Bats Day in the Fun Park

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Group picture in front of Sleeping Beauty Castle on Bats Day 2013

Bats Day in the Fun Park, also known as Bats Day, Goth Day, Bats Day in the Park and Bats Day Out, started in August 1999 as a joint effort between the promoters of the goth/industrial and deathrock clubs Absynthe and Release the Bats. It has become an annual three-day event taking place in Anaheim, CA, United States near Disneyland. In previous years, the events commenced on the weekend before Labor Day.[1][2] In 2008 the official Bats Day celebrations were held on November 8 and 9; the official Bats Day for 2009 was May 2 and 3.[3]

The 2010 event dates were April 30 - May 2, 2010 and 2011 dates were May 6–8, 2011.

Events[edit]

Bats Day in the Fun Park has six events. Any or all of these event can happen during the event weekend. The 6 events are the following:

  • The Bats Day Black Market - A large gathering of vendors selling spooky items, including clothing, music, artwork, books, collectibles, toys, and other original genre items from the Dark Subculture.
  • The Bats Day Ghoulish Gala (originally called The Bats Day Creepy Cocktail Party) - This event typically happens the night of the Black Market, and is a catered hors d'œuvres cocktail party with a raffle.
  • The Nightmare Before Bats Day Dinner - A full sit down dinner.
  • The Bats Day Dark Park Festival - A live music and DJ event festival geared to the Dark Alternative Subculture. This event was added in 2008.
  • The Bats Day Happy Haunts Swing Wake: A Costumed Celebration - A new event as of 2011, this is a costumed gala event where attendees are required to dress as the deceased. Creativity is celebrated, and costumes and characters from all time periods are encouraged to attend and celebrate the afterlife. This event happens the night of the Black Market, and is a catered hors d'œuvres cocktail party for the first hour, with a raffle, DJs and live entertainment.
  • Bats Day in the Fun Park - The Big Spooky Trip to Disneyland. Bats Day patrons dress in their Gothic attire for the annual visit to the park. There are other scheduled events and gatherings on this day, including a large group picture in front of Sleeping Beauty Castle, group pictures at the Haunted Mansion, and a photo scavenger hunt.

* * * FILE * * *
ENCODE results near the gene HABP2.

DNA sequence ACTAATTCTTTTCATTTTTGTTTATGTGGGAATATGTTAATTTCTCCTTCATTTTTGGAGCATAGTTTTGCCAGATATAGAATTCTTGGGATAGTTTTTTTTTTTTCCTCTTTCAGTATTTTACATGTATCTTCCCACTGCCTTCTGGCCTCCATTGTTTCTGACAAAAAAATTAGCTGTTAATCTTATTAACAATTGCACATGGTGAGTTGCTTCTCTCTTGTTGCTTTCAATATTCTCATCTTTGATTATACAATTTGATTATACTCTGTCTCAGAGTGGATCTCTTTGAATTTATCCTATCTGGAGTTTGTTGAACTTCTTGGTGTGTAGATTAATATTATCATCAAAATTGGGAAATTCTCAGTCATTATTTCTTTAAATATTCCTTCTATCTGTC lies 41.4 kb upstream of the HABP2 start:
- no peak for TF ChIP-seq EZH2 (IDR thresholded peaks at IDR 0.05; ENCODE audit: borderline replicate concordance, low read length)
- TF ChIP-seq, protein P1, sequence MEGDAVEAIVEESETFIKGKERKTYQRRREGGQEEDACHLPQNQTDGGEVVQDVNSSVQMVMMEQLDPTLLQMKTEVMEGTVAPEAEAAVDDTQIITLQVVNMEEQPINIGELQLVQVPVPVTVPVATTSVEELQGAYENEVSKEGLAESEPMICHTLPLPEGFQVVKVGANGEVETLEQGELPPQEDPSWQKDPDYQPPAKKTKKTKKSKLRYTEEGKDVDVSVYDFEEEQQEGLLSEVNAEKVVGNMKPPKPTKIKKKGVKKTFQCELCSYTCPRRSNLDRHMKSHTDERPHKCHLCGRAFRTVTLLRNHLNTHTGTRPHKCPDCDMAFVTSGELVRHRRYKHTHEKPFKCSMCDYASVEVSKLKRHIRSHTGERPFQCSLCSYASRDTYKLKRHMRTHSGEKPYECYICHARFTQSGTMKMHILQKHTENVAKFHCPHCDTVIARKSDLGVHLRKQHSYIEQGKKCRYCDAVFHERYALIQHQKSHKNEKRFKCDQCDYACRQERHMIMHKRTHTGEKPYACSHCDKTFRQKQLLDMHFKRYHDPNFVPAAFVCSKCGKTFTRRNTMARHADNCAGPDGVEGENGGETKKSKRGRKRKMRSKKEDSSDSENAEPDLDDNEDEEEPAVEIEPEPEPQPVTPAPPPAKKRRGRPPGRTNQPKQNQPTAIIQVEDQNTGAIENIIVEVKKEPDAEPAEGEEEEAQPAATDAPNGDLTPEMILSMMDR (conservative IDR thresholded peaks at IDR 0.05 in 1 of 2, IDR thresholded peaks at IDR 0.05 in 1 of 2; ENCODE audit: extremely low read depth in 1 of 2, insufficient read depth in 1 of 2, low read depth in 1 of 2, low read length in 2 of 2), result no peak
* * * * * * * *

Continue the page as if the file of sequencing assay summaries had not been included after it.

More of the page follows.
History[edit]

The event started as a relatively small goth "meet up" event of about 80 people from two dance clubs, Absynthe and Release the Bats. It has grown to include more aspects of the goth subculture. Other dark subcultures represented at the event include Horror Punk, Horror Rock, Halloween, Rockabilly, Psychobilly, Black metal, Steampunk, Hearse Societies, Industrial and EBM.

The event draws people from not only the local area but all over the world, including New Zealand, England, Brazil, France, Germany and Mexico. It has evolved into a family friendly event as well. Parents in this subculture are able to bond with their children at the "Happiest Place on Earth" more comfortably at an event such as this one, whereas they might be regarded as out-of-place on any other weekend at Disneyland or other theme parks.

Information about this event, as well as photos from prior years, can be found on the official website. An article on the event appeared in the June, 2009 issue of Gothic Beauty Magazine.

Though there are rumors that this event occurred due to the success of a similar event called 'Baumaus', the two clubs promoting this event claim that they had no idea that 'Baumaus' ever happened.

References[edit]

  1. ^ Chuck Klosterman (2007) Chuck Klosterman IV: A Decade of Curious People and Dangerous Ideas, ISBN 0-7432-8489-5. The chapter of the book about Bats Day was originally printed in the July 22, 2003 issue of Spin magazine as "Something Wicked This Way Comes" (the article title is a line from Macbeth)
  2. ^ "Looking Back On A Week That We Spent In A Happy Place"
  3. ^ Bats Day website

External links[edit]